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Irish Film Fest opens

From left: Brian Deane, director of “Volkswagen Joe,’’ Dawn Morrissey, director of the Irish Film Festival Boston, actress Ruth McCabe, and Eamonn Cleary, editor of “Volkswagen Joe,’’ in Somerville Thursday night.

Matthew J. Lee/Globe Staff

From left: Brian Deane, director of “Volkswagen Joe,’’ Dawn Morrissey, director of the Irish Film Festival Boston, actress Ruth McCabe, and Eamonn Cleary, editor of “Volkswagen Joe,’’ in Somerville Thursday night.

Irish actress Ruth McCabe plays the role of the Mother Superior in the Oscar-nominated “Philomena,” the true story of Philomena Lee, a pregnant teenager in Ireland in the 1950s forced to labor in a laundry at an abbey, where she is sent to live and deliver her baby. One day, Lee (played by Judi Dench) discovers her toddler son has been adopted out by the nuns to a wealthy American couple, and thus begins her 50-year search for him.

McCabe is in town for the 14th annual Irish Film Festival Boston, which began Thursday and runs through Sunday at the Somerville Theatre in Davis Square. In Ireland, she says, the reaction to the film was “enormous,” particularly among elderly women who would have been Philomena’s age. “There was a sense of shock. But it didn’t just happen in Ireland. In Britain, they exported illegitimate children to Australia. Women and children didn’t have much power anywhere, and they still don’t.”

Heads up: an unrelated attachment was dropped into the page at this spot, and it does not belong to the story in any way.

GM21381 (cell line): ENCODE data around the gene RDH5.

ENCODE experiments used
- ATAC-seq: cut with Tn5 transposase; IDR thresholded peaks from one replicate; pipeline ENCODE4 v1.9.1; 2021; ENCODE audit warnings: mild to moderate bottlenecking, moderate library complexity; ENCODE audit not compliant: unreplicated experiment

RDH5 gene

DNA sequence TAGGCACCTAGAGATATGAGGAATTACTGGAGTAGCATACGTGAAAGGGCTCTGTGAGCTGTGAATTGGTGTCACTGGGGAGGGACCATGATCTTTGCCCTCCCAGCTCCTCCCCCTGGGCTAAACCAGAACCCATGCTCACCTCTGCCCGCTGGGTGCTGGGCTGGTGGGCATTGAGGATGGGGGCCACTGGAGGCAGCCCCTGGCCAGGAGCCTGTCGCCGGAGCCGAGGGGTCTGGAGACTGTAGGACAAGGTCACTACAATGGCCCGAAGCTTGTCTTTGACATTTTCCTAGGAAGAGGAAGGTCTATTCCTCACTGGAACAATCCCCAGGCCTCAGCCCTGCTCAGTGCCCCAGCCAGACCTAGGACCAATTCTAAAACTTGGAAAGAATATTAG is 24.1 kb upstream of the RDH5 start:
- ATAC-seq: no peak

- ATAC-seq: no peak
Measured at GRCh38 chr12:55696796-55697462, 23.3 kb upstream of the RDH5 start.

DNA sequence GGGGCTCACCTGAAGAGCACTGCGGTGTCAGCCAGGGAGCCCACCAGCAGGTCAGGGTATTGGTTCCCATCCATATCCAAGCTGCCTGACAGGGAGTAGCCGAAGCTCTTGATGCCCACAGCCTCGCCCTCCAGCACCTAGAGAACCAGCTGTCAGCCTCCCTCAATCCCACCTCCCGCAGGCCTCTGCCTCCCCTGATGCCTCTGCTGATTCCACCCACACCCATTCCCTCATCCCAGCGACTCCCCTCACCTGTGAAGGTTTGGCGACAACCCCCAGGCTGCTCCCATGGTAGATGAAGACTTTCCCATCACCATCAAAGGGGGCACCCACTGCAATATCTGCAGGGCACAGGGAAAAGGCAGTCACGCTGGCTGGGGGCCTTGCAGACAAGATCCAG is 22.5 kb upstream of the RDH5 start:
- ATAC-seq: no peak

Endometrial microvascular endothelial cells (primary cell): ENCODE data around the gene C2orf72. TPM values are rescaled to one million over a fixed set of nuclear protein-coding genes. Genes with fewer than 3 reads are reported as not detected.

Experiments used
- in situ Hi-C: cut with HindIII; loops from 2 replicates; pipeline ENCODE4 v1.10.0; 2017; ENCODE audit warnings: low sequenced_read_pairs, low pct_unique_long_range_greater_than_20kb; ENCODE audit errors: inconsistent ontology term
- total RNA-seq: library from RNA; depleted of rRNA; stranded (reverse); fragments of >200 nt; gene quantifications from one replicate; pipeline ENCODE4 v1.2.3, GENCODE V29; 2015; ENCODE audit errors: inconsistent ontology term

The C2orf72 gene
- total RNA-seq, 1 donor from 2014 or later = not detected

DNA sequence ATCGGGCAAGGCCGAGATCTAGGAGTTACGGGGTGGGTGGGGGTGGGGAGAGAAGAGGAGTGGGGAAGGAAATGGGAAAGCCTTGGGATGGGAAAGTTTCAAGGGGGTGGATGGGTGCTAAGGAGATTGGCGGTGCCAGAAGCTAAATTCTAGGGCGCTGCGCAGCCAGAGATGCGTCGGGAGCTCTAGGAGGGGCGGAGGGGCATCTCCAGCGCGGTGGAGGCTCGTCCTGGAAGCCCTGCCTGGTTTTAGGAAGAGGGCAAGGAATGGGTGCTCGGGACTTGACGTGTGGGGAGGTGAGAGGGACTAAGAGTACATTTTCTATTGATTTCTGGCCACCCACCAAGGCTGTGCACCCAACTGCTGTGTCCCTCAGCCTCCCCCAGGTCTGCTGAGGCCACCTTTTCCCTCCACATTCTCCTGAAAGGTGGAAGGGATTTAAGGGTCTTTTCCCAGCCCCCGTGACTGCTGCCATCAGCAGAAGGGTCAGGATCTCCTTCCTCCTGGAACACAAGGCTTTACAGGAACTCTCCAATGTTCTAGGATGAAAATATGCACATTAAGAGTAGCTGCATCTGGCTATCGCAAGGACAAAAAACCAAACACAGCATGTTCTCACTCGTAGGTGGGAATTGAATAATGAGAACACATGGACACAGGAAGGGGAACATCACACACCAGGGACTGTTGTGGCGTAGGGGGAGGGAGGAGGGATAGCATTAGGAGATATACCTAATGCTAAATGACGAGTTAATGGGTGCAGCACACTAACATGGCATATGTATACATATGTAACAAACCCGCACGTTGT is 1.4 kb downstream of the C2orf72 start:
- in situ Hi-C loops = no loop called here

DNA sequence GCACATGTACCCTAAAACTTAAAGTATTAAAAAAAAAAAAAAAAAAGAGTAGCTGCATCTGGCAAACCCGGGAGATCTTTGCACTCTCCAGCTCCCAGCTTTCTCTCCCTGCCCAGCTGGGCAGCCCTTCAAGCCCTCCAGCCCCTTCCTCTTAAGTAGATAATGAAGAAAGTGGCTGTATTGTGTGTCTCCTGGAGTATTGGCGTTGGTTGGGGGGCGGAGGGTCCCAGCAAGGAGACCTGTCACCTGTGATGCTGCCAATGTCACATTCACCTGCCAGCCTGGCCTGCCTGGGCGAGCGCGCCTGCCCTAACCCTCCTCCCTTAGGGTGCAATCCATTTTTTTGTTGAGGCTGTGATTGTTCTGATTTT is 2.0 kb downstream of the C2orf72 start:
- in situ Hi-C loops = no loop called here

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McCabe, who was in Boston for the first time, also has a role in “Run & Jump,” which won the festival’s best breakthrough feature award. “Run & Jump” tells the story of an Irish housewife who struggles to keep her family together after a stroke leaves her husband mentally disabled. They get by on a research grant from an American doctor, played by Will Forte, who wants to document the family’s recovery.

McCabe plays the role of the husband’s mother, and says she loved working with Forte and director Steph Green. “I like the way she was with the children on the set,” says McCabe, who has three grown children. “It’s a very good sign if you’re good with children.” She says she’s looking forward to seeing some of the films in the festival, particularly “Volkswagen Joe,” about a mechanic on the border during “The Troubles” in Northern Ireland who is trying “to stay clean with both sides.”

Asked about which movies she has loved in the past year or two, she says “12 Years a Slave” and “Lincoln.” Don’t ask her about “Downton Abbey.” She sniffs. “I’ve had enough. No more. The aristocrats being so very kind and involved with their servants-slaves? Yeah, right.” So it isn’t realistic, then? “Oh God, no,” she says. “It’s an extreme right-wing fantasy.”

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